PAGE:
Fire

Fire reportedly trade prized homegrown prospect Cam Lindley to Orlando

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USA TODAY

Fire reportedly trade prized homegrown prospect Cam Lindley to Orlando

For the past two offseasons, Cam Lindley’s name has popped up as a potential key addition for the Fire.

The North Carolina sophomore has been one of the top midfielders in college soccer the past two seasons and has established himself as a good MLS prospect. The Fire held his homegrown rights after he traveled from Indianapolis to play with the Fire’s academy in high school, even helping the U-18 team win the Development Academy national title in 2015.

The Fire failed to sign him last offseason, with Lindley electing to return to college. When the college season ended and negotiations started up again this winter, Lindley turned down the Fire’s homegrown offer. Initially, it was expected that meant he was returning to school, but now Paul Tenorio has reported that the Fire traded Lindley’s homegrown rights to Orlando.


In Tenorio’s reported deal, which he said was still being finalized, the Fire receive right back Rafael Ramos and allocation money from the Lions. The move means Orlando gets the exclusive rights within MLS to negotiate with Lindley and if he signs he will still count as a homegrown for Orlando.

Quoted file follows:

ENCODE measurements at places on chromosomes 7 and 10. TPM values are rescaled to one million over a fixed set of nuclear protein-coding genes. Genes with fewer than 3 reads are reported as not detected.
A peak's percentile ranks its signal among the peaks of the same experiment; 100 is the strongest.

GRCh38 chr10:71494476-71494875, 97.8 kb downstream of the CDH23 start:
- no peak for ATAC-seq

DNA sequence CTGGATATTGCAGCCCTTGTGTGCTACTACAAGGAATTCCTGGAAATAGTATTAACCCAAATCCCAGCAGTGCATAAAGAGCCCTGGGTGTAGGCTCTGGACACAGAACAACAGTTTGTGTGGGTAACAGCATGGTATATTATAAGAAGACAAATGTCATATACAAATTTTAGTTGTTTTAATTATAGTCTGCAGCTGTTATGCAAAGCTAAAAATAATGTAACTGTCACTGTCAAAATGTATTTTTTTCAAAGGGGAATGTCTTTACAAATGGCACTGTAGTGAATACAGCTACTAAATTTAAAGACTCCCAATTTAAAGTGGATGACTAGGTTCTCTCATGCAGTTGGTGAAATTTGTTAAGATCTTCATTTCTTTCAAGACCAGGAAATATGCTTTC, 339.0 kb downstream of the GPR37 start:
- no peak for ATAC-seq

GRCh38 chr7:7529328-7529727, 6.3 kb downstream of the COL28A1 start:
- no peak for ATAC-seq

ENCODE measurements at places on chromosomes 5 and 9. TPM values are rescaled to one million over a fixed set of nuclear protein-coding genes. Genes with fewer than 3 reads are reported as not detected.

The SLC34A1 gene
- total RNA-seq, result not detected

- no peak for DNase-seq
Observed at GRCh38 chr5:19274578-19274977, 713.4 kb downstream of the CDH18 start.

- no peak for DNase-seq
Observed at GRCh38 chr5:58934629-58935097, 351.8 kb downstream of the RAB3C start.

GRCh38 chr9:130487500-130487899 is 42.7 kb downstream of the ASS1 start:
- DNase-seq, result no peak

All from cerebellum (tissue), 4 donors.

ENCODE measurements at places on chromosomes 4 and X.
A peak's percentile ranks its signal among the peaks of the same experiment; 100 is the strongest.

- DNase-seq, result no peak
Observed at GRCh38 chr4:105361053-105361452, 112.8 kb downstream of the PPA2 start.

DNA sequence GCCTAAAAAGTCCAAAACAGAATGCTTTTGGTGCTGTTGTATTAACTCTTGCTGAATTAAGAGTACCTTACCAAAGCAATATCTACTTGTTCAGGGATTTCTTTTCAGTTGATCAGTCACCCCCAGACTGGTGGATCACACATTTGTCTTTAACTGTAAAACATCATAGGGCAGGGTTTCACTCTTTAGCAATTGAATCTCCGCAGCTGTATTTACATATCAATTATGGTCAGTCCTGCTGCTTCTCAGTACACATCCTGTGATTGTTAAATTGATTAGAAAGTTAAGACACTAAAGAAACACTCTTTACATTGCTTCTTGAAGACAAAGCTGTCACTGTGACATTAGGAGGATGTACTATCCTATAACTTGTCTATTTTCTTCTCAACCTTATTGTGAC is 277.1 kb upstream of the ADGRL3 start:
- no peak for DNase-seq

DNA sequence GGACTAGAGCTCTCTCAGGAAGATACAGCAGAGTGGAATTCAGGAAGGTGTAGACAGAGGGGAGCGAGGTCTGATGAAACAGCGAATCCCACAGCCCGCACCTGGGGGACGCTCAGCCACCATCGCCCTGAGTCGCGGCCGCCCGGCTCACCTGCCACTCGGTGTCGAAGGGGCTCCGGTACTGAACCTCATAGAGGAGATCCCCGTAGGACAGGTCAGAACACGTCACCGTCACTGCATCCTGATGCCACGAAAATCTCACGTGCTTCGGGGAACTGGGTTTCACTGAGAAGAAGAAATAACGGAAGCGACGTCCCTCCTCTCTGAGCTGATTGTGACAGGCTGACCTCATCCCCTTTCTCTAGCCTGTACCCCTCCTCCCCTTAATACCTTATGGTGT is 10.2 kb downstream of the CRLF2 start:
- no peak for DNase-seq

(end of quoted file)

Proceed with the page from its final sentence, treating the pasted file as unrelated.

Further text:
Lindley did not train at all with the Fire in the past year, instead electing to stay in North Carolina when he played in the PDL (a summer league for college players). In 2016, Lindley played with the Fire’s PDL team. The Fire’s three other best homegrown prospects who played in college this past season, Grant Lillard, Andrew Gutman and Mauricio Pineda, all spent some time in training with the Fire in 2017. Pineda stayed after practice multiple times with coach Veljko Paunovic in one-on-one drills. Lillard, the only senior of the four, signed his homegrown deal with the Fire earlier this week.

On the one hand, the Fire get a player in Ramos, who is 23 years old and could help provide depth at both right back and left back. The Portuguese player made 39 MLS appearances in three years with Orlando, including 24 starts in 2015, but injuries contributed to a lack of playing time last season when

Ramos played 55 MLS minutes. A hamstring injury limited him in 2016 and again in the 2017 preseason when he was expected to be the starter at right back. Once he returned, Scott Sutter had established himself at the position.

Ramos vented his frustration at a lack of playing time in an Orlando Sentinel story in October.

On the other hand, Lindley is a player who was racking up the accolades at UNC. As a freshman he tallied seven assists and was named national Freshman of the Year by Top Drawer Soccer and a first team All-ACC pick. This season, he had seven goals and 13 assists and was a first team All-American by United Soccer Coaches, Top Drawer Soccer and College Soccer News in addition to being named ACC Midfielder of the Year. The Tar Heels made it to the College Cup semifinals both years.